The Black History of the White House, Clarence Lusane, City Lights Publishers, January 2011: Once again hitting the right notes, first lady Michelle Obama ruffled feathers in her DNC speech, noting that “I wake up every morning in a house that was built by slaves.” Subsequently, NPR called in Clarence Lusane, author of The Black History of the White House to comment on the first lady’s speech: “. . . what Michelle Obama was attempting to do was to draw that link to show that it isn’t just what’s going on in the White House now and isn’t it great that there’s a black family there, but there’s a much longer history that needs to be appreciated.” If you want to know the underbelly of American history that likely wasn’t blared in your high school textbook, take a look at The Black History of the White House.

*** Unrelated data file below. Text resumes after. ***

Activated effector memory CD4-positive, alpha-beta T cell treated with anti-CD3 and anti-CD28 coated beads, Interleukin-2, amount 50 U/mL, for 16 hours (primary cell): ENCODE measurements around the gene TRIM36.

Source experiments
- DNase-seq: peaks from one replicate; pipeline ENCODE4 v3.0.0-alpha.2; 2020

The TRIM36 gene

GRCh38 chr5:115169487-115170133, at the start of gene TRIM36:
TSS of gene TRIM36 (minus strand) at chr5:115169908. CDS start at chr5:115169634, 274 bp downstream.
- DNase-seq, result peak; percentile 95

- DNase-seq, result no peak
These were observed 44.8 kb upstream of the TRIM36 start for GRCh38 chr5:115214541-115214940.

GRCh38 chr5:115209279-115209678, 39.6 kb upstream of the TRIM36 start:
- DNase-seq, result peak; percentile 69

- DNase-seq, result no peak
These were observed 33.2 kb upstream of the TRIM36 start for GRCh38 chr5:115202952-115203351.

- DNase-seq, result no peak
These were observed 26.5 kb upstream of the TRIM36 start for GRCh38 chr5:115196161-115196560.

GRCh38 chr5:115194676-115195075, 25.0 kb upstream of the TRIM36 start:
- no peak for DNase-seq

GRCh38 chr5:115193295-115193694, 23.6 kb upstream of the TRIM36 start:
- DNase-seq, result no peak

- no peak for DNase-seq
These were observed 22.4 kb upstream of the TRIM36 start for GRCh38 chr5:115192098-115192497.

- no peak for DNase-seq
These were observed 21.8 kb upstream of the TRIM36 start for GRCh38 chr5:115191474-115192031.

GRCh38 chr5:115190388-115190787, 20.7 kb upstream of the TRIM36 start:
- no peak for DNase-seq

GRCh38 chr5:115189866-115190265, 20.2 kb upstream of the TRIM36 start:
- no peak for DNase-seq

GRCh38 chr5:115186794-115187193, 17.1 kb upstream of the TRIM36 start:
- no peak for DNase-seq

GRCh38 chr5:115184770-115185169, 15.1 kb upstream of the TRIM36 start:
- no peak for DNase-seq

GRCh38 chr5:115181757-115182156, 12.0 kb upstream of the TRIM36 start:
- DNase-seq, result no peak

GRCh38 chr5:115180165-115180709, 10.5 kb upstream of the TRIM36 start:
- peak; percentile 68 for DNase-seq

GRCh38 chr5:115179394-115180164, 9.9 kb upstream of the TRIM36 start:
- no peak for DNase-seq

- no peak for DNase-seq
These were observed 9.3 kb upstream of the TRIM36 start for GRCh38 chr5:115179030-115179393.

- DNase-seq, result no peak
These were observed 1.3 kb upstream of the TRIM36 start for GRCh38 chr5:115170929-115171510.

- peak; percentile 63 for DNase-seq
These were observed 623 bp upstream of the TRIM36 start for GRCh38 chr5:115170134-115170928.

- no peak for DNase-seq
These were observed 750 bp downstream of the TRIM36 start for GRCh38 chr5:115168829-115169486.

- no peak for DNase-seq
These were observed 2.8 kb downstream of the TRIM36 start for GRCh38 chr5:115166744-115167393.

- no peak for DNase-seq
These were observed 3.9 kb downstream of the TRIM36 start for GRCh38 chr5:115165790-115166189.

The Breakbeat Poets, Edited by Kevin Coval and Quraysh A Lansana, Haymarket Books, April 2015: Spoken word and hip hop inspired poetry has sparked the BlackLivesMatter Movement with creativity and passion. As Danez Smith says in his provocative “Dear White America,”
“I have left earth to find a land where my kin can be safe. I will not rest until black people ain’t but people the same color as the good, wet earth, until that means something, until our existence isn’t up for debate, until it is honored & blessed & loved & left alone, until then I bid you well, I bid you war, I bid you our lives to gamble with no more.”
With poems by Ocean Vuong, Danez Smith, Kevin Coval, Chinaka Hodge, Aracelis Girmay, and so many more, The Breakbeat Poets is your anthology for the times. They can’t stop, nor will they.
The John Carlos Story: The Sports Moment That Changed the World, Dave Zirin and John W.